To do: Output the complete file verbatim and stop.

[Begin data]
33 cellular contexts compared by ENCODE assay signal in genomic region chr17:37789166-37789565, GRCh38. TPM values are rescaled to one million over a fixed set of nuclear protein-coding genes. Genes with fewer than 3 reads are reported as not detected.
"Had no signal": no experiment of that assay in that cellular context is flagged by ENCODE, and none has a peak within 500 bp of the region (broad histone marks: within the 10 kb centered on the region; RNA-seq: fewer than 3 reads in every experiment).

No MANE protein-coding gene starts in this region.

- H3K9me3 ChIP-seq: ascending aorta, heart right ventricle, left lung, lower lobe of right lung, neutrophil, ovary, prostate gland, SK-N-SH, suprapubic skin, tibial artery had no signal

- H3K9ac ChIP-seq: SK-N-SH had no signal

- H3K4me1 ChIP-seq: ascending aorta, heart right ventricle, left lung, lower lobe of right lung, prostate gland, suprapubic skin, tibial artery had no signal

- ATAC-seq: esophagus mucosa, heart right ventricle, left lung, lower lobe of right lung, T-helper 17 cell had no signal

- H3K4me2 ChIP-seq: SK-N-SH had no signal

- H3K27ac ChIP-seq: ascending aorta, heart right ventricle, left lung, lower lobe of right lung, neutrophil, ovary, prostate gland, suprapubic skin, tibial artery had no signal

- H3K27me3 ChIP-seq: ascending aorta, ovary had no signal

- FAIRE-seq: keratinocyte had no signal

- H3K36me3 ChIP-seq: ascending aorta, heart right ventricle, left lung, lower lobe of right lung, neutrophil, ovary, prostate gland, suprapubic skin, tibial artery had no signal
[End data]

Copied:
33 cellular contexts compared by ENCODE assay signal in genomic region chr17:37789166-37789565, GRCh38. TPM values are rescaled to one million over a fixed set of nuclear protein-coding genes. Genes with fewer than 3 reads are reported as not detected.
"Had no signal": no experiment of that assay in that cellular context is flagged by ENCODE, and none has a peak within 500 bp of the region (broad histone marks: within the 10 kb centered on the region; RNA-seq: fewer than 3 reads in every experiment).

No MANE protein-coding gene starts in this region.

- H3K9me3 ChIP-seq: ascending aorta, heart right ventricle, left lung, lower lobe of right lung, neutrophil, ovary, prostate gland, SK-N-SH, suprapubic skin, tibial artery had no signal

- H3K9ac ChIP-seq: SK-N-SH had no signal

- H3K4me1 ChIP-seq: ascending aorta, heart right ventricle, left lung, lower lobe of right lung, prostate gland, suprapubic skin, tibial artery had no signal

- ATAC-seq: esophagus mucosa, heart right ventricle, left lung, lower lobe of right lung, T-helper 17 cell had no signal

- H3K4me2 ChIP-seq: SK-N-SH had no signal

- H3K27ac ChIP-seq: ascending aorta, heart right ventricle, left lung, lower lobe of right lung, neutrophil, ovary, prostate gland, suprapubic skin, tibial artery had no signal

- H3K27me3 ChIP-seq: ascending aorta, ovary had no signal

- FAIRE-seq: keratinocyte had no signal

- H3K36me3 ChIP-seq: ascending aorta, heart right ventricle, left lung, lower lobe of right lung, neutrophil, ovary, prostate gland, suprapubic skin, tibial artery had no signal